gfortaine at live.com
Sat Mar 20 15:06:25 CDT 2010
> If I was such a clever 15 year old I would go to Google and enter
> "contacting cisco ios security"
> which would lead me to ->
> which would lead me to ->
> Same exercise can be repeated for most vendors you can choose.
I would counter argue by quoting this article :
Cisco Becomes The Weakest Link In National Infrastructure Security
Last week Cisco released patches in their semi-annual security
announcement. The publication includes 11 advisories that address 12
individual vulnerabilities. Ten of the advisories address
vulnerabilities in Cisco IOS and one advisory addresses a vulnerability
in Cisco Unified Communications Manager. Together these can affect
routers and switches that not only use the Cisco Unified Communications
Manager, but any device relying on the Cisco IOS operating system. To
put it bluntly, this means a ton of devices critical to any network, and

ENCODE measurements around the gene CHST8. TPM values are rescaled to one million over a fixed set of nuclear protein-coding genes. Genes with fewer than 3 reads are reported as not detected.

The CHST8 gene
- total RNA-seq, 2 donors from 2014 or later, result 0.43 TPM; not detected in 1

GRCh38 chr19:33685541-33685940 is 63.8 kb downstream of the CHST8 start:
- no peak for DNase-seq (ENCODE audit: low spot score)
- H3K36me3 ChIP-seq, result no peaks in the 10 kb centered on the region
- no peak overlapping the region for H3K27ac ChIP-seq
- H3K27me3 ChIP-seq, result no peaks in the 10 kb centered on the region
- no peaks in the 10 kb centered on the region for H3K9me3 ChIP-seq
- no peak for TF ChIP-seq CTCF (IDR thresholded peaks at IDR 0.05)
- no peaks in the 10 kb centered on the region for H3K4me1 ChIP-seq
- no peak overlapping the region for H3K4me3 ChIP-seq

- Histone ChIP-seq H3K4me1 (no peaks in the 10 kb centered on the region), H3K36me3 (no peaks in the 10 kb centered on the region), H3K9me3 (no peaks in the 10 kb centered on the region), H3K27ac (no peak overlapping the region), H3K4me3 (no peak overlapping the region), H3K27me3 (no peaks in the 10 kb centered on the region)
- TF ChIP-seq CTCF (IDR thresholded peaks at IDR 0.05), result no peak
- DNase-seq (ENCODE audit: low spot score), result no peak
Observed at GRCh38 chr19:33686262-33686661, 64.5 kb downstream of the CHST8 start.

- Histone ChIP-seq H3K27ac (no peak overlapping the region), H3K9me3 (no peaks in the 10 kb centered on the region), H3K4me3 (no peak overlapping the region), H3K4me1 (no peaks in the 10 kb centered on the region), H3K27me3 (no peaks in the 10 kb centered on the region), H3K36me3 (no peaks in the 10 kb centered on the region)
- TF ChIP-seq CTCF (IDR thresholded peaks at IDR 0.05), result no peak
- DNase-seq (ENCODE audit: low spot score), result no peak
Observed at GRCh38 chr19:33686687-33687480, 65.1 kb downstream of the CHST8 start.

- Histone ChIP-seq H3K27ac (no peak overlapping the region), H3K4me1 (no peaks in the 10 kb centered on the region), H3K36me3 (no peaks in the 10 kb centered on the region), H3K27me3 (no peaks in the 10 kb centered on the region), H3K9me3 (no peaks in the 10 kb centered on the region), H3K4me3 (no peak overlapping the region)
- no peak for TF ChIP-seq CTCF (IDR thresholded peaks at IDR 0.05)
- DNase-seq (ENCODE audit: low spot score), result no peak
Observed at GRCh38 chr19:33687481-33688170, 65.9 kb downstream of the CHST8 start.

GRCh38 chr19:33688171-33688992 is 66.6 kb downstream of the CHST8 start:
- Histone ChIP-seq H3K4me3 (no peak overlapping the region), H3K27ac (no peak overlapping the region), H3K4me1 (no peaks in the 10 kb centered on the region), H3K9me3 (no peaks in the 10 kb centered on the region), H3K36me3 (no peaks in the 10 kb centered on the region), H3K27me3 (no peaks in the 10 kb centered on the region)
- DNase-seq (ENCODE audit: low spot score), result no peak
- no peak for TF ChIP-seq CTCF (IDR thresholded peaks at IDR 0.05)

these vulnerabilities leave businesses and government agencies exposed
to a barrage of attacks including denial-of-service (DDoS) or policy bypass.
Much has been written about the announcement of the vulnerabilities.
However, details are lacking and there are more questions than answers.
This lack of information leads me to believe Cisco does not take
security seriously and continues to not know how to work with the
security community. Considering the lack of details and opinions, I
thought I would provide a few of my own.
1) Twice A Year Is Not Enough
The number of vulnerabilities patched by Cisco is not the issue. It is
the potential danger these vulnerabilities pose. One of the IOS
vulnerabilities allows unauthenticated attackers to bypass access
control policies when the “Object Groups for Access Control Lists
(ACLs)” feature is used. Your company is most likely protecting your
critical components by leveraging ACLs, now imagine they are no longer
in place. The human resources database with all that W-2 information?
Hackers now have your salary, your direct deposit account, your medical